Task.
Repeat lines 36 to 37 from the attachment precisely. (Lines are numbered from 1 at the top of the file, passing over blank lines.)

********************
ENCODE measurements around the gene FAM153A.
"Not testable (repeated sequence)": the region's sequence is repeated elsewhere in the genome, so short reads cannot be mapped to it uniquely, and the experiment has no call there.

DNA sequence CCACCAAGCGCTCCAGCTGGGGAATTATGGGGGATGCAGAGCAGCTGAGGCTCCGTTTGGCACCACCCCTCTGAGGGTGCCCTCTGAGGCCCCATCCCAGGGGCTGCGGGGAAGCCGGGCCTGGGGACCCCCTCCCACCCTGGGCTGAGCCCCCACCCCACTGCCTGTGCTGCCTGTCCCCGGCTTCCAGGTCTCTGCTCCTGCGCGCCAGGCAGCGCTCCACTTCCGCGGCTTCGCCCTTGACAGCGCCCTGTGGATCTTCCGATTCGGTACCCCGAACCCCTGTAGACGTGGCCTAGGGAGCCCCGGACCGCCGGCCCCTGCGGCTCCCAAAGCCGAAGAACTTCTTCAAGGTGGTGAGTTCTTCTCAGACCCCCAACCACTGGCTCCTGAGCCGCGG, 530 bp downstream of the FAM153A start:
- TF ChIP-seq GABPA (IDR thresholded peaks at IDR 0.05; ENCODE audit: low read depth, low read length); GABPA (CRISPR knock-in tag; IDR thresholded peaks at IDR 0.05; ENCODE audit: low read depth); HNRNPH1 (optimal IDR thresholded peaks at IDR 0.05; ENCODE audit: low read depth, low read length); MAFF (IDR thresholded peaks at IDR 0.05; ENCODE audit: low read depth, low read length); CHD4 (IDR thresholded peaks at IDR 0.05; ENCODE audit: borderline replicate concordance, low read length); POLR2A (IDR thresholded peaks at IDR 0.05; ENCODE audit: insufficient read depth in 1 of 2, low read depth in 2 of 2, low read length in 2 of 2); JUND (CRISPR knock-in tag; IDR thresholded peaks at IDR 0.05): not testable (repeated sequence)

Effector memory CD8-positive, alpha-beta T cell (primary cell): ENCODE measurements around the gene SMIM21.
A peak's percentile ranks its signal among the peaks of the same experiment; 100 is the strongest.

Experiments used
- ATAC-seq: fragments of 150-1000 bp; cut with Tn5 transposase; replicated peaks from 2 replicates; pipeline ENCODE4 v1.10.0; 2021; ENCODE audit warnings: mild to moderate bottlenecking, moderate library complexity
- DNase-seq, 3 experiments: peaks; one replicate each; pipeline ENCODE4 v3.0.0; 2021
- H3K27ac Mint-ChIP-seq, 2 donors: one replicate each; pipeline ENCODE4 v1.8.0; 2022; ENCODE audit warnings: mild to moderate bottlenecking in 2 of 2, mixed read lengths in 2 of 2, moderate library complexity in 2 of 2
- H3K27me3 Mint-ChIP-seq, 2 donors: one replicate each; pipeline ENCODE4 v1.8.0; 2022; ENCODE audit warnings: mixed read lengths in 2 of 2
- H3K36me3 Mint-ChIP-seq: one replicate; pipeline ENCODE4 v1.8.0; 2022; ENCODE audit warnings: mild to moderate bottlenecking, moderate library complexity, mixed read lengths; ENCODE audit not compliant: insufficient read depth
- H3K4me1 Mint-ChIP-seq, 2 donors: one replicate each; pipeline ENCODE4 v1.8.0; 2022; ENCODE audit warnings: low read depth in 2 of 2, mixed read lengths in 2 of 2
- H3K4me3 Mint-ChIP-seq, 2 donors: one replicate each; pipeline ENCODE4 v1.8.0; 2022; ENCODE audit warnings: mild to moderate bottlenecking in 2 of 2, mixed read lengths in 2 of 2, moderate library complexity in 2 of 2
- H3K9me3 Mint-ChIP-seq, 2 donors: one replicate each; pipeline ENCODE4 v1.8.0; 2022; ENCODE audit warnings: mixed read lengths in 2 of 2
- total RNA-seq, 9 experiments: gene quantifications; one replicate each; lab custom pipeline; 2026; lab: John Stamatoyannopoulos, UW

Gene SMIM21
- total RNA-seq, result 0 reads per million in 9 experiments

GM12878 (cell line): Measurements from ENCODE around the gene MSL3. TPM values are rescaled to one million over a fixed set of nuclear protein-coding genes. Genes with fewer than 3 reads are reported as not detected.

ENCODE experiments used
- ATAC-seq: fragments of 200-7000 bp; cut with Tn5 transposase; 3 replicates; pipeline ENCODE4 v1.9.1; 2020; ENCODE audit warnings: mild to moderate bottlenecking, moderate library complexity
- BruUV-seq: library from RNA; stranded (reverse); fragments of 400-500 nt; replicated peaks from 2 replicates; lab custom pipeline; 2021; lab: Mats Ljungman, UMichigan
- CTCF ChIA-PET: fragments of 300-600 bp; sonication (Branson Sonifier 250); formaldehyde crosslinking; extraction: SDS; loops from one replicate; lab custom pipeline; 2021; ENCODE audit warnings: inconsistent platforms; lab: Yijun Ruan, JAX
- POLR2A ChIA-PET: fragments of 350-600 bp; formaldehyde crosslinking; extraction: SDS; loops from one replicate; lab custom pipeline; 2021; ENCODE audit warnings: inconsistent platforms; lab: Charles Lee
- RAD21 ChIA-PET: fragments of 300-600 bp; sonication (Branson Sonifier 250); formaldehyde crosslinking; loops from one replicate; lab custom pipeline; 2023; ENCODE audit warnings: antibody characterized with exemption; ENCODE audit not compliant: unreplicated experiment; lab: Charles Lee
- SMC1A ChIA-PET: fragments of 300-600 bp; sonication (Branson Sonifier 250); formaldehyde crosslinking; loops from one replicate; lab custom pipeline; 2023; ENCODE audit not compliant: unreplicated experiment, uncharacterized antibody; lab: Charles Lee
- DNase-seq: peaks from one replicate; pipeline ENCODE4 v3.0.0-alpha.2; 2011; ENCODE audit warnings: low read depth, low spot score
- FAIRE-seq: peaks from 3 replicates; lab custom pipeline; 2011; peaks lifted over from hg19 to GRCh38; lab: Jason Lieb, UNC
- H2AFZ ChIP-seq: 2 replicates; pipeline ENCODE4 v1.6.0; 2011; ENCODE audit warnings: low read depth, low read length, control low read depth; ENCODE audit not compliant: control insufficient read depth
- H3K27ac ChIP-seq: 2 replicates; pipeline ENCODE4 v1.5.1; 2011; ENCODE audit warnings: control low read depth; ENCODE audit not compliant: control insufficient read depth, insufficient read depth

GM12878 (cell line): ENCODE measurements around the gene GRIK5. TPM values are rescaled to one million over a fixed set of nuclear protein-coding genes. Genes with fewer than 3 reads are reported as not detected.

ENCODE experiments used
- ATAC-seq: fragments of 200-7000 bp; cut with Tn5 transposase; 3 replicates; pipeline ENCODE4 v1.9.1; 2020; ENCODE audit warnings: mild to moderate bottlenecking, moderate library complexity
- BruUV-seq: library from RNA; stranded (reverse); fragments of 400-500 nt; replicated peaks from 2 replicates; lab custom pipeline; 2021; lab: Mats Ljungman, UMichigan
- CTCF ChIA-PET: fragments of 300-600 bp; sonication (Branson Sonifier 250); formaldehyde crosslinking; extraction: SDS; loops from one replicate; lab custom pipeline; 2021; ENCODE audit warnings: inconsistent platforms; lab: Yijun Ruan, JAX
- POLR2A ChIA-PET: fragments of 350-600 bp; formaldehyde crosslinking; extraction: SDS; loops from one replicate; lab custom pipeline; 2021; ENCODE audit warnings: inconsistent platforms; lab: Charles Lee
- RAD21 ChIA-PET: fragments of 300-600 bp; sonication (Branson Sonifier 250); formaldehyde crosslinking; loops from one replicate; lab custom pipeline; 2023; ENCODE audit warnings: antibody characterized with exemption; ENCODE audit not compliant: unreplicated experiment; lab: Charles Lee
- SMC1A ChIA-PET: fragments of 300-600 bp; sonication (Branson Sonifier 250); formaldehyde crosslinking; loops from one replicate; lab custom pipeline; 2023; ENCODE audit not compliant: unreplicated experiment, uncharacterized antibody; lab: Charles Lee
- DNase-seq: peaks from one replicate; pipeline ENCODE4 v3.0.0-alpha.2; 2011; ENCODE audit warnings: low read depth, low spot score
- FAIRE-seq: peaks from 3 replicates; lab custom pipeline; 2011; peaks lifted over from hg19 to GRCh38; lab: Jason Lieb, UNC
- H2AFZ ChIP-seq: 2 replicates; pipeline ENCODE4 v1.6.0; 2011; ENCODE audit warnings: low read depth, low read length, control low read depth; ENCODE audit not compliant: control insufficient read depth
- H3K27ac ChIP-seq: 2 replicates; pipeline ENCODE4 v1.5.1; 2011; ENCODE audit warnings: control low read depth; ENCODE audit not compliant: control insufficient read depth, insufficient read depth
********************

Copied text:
- POLR2A ChIA-PET: fragments of 350-600 bp; formaldehyde crosslinking; extraction: SDS; loops from one replicate; lab custom pipeline; 2021; ENCODE audit warnings: inconsistent platforms; lab: Charles Lee
- RAD21 ChIA-PET: fragments of 300-600 bp; sonication (Branson Sonifier 250); formaldehyde crosslinking; loops from one replicate; lab custom pipeline; 2023; ENCODE audit warnings: antibody characterized with exemption; ENCODE audit not compliant: unreplicated experiment; lab: Charles Lee